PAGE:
Wednesday, January 16, 2019

Overcoming Bitterness

Chuckle: "A human-resources manager was going over one candidate's application. At the end of the line, 'Sign Here,' the woman had written, 'Pisces.' " --James Dent
Quote: "The person who is busy counting his blessings has no time to take inventory of his injuries." --William Arthur Ward

Last time we saw that harboring bitterness can destroy us.  But God’s Word tells us how to avoid becoming bitter and how to overcome any bitterness that may have taken root in your heart. Such bitterness can harm your relationships with others and ultimately rob you of the  joy that can come from service for our Lord.  Let’s look at three translations of Hebrews 12:15.
"See to it that no one misses the grace of God and that no bitter root grows up to cause trouble and defile many" (NIV). "Looking carefully lest anyone fall short of the grace of God; lest any root of bitterness springing up cause trouble (NKJV).  Here is yet another way of saying the first phrase of this verse: "Look after each other so that none of you will miss out on the special favor of God" (NLT).
You cannot miss the strong message that each of us should have a special concern for our fellow believers and help them grow in Christ. You can just feel the love, warmness, and oneness among believers that the writer of Hebrews is advocating. This kind of relationship is based on unconditional love and mutual respect for one another. Such a relationship among Christians will be used of God to bless the lives of non-believers and draw them to Christ.
We are also warned about letting bitterness disrupt our relationships. Like a small root that grows into a huge tree, even the smallest bitter feeling toward another can grow into a monster that destroys even our most cherished Christian relationships. Such bitterness, if left unchecked, can become so deep-rooted within our souls that it is difficult to weed out. A "bitter root" sometimes comes when we don't get our way; or when we allow disappointment in others to grow into resentment; or when we nurse grudges over past hurts. The fruits of bitterness include jealousy, dissension, and general disharmony in the fellowship.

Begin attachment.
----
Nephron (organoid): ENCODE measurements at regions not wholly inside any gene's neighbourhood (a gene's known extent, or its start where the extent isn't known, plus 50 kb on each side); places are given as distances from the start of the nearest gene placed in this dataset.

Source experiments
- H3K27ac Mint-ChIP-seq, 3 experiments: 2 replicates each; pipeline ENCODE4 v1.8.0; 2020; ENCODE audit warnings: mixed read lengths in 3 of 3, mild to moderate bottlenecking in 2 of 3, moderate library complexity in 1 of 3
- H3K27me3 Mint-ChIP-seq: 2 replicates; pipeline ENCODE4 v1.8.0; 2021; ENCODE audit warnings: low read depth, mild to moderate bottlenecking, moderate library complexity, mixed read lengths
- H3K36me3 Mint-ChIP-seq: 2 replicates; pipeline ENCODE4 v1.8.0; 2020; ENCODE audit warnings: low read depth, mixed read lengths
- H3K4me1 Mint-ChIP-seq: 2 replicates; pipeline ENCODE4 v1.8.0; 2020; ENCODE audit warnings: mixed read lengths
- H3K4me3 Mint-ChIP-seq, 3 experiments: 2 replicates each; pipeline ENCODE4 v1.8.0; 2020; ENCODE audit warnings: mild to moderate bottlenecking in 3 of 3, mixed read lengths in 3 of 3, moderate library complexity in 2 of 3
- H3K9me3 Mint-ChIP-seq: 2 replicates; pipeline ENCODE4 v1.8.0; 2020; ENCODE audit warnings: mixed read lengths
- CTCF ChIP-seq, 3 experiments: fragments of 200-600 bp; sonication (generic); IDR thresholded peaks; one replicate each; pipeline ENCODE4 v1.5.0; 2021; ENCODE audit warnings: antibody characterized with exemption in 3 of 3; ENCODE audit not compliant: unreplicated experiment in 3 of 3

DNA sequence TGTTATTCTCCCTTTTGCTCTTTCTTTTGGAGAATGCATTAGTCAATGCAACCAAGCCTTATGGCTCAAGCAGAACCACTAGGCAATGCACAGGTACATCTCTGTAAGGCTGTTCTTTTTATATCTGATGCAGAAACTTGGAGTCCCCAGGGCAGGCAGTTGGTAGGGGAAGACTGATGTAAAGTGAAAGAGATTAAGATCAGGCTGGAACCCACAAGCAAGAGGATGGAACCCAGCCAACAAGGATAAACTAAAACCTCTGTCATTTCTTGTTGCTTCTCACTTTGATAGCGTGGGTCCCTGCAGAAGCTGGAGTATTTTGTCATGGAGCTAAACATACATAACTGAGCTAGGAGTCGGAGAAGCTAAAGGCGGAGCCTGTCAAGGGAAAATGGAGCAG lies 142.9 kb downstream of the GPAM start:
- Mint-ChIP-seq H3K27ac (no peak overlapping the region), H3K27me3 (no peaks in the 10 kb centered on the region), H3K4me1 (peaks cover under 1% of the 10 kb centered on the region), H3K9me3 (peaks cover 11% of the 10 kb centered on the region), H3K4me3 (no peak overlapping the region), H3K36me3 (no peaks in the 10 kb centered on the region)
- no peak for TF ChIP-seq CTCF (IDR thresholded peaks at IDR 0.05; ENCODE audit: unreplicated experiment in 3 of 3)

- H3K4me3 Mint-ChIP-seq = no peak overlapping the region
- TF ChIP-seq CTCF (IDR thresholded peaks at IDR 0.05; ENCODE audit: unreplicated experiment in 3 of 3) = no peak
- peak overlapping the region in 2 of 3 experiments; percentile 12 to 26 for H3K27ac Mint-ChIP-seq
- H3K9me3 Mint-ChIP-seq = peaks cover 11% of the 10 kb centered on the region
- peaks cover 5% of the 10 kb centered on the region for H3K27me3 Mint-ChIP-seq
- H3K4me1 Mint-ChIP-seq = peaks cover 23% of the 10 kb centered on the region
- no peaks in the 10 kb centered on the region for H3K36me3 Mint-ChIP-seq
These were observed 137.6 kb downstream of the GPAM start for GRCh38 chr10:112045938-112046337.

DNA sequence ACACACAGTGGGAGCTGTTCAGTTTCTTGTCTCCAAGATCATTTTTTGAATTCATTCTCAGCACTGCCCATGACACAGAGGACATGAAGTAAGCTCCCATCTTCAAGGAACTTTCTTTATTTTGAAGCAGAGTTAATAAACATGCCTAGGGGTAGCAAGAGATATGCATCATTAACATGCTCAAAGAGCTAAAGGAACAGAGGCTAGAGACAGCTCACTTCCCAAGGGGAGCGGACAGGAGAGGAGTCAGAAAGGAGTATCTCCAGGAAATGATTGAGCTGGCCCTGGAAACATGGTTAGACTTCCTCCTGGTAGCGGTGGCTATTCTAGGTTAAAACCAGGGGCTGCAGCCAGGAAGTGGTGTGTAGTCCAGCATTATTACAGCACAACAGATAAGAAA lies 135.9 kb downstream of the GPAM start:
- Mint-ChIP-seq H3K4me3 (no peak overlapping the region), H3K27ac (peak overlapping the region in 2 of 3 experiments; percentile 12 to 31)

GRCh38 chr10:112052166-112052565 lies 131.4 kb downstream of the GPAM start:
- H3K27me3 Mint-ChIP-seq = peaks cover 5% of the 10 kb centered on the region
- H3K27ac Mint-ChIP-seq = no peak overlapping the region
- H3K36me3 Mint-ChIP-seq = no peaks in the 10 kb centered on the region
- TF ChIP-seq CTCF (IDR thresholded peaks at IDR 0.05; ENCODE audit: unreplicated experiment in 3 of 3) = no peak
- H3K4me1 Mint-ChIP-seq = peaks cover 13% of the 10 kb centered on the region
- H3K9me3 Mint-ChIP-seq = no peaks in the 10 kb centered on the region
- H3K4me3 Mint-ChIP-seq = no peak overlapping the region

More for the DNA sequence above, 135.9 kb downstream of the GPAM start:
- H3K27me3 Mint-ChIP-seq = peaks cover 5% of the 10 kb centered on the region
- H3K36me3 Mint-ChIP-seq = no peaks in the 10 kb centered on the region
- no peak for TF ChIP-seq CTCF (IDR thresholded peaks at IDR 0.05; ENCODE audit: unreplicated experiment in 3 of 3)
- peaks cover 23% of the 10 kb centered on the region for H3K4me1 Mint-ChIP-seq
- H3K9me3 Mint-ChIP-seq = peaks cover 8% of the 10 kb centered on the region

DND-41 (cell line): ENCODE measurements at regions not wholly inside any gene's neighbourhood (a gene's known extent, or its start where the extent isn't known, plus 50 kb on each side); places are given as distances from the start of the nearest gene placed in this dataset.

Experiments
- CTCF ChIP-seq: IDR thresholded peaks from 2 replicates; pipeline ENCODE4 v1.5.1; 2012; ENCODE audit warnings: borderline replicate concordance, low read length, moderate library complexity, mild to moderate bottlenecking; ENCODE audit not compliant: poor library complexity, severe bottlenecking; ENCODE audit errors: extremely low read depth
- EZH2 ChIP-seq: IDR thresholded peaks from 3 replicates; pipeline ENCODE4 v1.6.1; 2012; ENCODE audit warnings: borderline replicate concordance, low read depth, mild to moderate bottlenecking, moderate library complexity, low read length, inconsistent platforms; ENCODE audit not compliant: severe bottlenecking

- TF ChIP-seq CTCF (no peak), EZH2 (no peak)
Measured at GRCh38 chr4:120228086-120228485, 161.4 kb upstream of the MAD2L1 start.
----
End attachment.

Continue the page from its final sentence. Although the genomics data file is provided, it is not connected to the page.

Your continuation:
It's so easy to rationalize and justify our bitterness, especially when we feel we have become the object of unkindness or mistreatment. You may say, "After what that person did to me, I have every right to be bitter." If you are trying to justify your bitterness, beware that if that bitterness is allowed to fester and grow, you can become so used to living with it that it becomes a permanent part of your personality.
You may become comfortable with your bitterness, but no one else will be. Others will be repulsed and driven away. God knows that bitterness will eventually destroy you. He understands the final outcome of uncontrolled bitterness and anger. If you are harboring bitterness, you should understand that there is nothing so deeply imbedded in your heart that God cannot root out and remove. When we allow the indwelling Holy Spirit to take control of our lives, he can heal even the deepest of hurts that result in bitterness.
If you choose to live with anger and bitterness in your heart, you are denying God's grace the opportunity to set you free from these horrible feelings that rob you of your joy. Why not go to God in prayer asking forgiveness for harboring that bitterness in your heart and let him take it away and replace it with his peace and joy? Then to complete your restoration process, go to the person to whom you are embittered and ask his/her forgiveness as well.
Love, Jerry & Dotse


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